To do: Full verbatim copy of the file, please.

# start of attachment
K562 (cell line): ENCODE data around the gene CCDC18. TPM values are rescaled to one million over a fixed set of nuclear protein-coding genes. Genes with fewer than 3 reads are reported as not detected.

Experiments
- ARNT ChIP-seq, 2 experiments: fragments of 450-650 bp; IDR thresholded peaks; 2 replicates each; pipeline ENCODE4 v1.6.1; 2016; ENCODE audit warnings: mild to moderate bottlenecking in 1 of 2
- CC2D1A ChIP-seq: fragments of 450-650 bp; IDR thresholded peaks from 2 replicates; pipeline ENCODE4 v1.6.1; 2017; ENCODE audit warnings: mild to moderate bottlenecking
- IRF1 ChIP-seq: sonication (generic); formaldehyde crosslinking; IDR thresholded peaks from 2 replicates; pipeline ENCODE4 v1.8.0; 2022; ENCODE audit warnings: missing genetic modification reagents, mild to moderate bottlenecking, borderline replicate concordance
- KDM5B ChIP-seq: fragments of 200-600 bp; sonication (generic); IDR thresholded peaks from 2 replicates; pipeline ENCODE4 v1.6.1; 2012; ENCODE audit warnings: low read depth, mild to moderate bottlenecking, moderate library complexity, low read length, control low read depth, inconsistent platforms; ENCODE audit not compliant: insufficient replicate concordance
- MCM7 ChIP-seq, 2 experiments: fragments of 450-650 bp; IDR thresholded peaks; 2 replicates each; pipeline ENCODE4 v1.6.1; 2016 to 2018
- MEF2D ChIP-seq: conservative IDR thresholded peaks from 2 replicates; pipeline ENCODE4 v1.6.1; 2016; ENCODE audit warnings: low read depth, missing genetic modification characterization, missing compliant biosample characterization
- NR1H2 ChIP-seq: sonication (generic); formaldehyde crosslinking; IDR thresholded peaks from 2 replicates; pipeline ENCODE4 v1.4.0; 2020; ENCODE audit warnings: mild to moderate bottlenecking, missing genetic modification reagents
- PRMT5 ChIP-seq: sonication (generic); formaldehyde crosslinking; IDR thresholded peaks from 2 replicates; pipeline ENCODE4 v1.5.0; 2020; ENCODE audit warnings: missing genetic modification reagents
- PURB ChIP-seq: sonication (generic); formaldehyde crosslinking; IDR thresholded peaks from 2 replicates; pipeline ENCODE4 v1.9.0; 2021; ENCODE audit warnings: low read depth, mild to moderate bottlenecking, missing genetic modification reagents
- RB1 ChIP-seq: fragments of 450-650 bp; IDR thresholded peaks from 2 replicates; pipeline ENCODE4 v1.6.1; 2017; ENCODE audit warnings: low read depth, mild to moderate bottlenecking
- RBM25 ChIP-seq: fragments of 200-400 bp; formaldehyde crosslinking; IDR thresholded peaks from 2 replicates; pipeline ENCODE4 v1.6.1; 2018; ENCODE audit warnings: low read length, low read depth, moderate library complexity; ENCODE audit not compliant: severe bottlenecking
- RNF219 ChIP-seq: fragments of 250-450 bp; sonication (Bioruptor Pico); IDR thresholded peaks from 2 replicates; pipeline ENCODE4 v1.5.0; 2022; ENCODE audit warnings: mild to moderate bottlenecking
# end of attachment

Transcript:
K562 (cell line): ENCODE data around the gene CCDC18. TPM values are rescaled to one million over a fixed set of nuclear protein-coding genes. Genes with fewer than 3 reads are reported as not detected.

Experiments
- ARNT ChIP-seq, 2 experiments: fragments of 450-650 bp; IDR thresholded peaks; 2 replicates each; pipeline ENCODE4 v1.6.1; 2016; ENCODE audit warnings: mild to moderate bottlenecking in 1 of 2
- CC2D1A ChIP-seq: fragments of 450-650 bp; IDR thresholded peaks from 2 replicates; pipeline ENCODE4 v1.6.1; 2017; ENCODE audit warnings: mild to moderate bottlenecking
- IRF1 ChIP-seq: sonication (generic); formaldehyde crosslinking; IDR thresholded peaks from 2 replicates; pipeline ENCODE4 v1.8.0; 2022; ENCODE audit warnings: missing genetic modification reagents, mild to moderate bottlenecking, borderline replicate concordance
- KDM5B ChIP-seq: fragments of 200-600 bp; sonication (generic); IDR thresholded peaks from 2 replicates; pipeline ENCODE4 v1.6.1; 2012; ENCODE audit warnings: low read depth, mild to moderate bottlenecking, moderate library complexity, low read length, control low read depth, inconsistent platforms; ENCODE audit not compliant: insufficient replicate concordance
- MCM7 ChIP-seq, 2 experiments: fragments of 450-650 bp; IDR thresholded peaks; 2 replicates each; pipeline ENCODE4 v1.6.1; 2016 to 2018
- MEF2D ChIP-seq: conservative IDR thresholded peaks from 2 replicates; pipeline ENCODE4 v1.6.1; 2016; ENCODE audit warnings: low read depth, missing genetic modification characterization, missing compliant biosample characterization
- NR1H2 ChIP-seq: sonication (generic); formaldehyde crosslinking; IDR thresholded peaks from 2 replicates; pipeline ENCODE4 v1.4.0; 2020; ENCODE audit warnings: mild to moderate bottlenecking, missing genetic modification reagents
- PRMT5 ChIP-seq: sonication (generic); formaldehyde crosslinking; IDR thresholded peaks from 2 replicates; pipeline ENCODE4 v1.5.0; 2020; ENCODE audit warnings: missing genetic modification reagents
- PURB ChIP-seq: sonication (generic); formaldehyde crosslinking; IDR thresholded peaks from 2 replicates; pipeline ENCODE4 v1.9.0; 2021; ENCODE audit warnings: low read depth, mild to moderate bottlenecking, missing genetic modification reagents
- RB1 ChIP-seq: fragments of 450-650 bp; IDR thresholded peaks from 2 replicates; pipeline ENCODE4 v1.6.1; 2017; ENCODE audit warnings: low read depth, mild to moderate bottlenecking
- RBM25 ChIP-seq: fragments of 200-400 bp; formaldehyde crosslinking; IDR thresholded peaks from 2 replicates; pipeline ENCODE4 v1.6.1; 2018; ENCODE audit warnings: low read length, low read depth, moderate library complexity; ENCODE audit not compliant: severe bottlenecking
- RNF219 ChIP-seq: fragments of 250-450 bp; sonication (Bioruptor Pico); IDR thresholded peaks from 2 replicates; pipeline ENCODE4 v1.5.0; 2022; ENCODE audit warnings: mild to moderate bottlenecking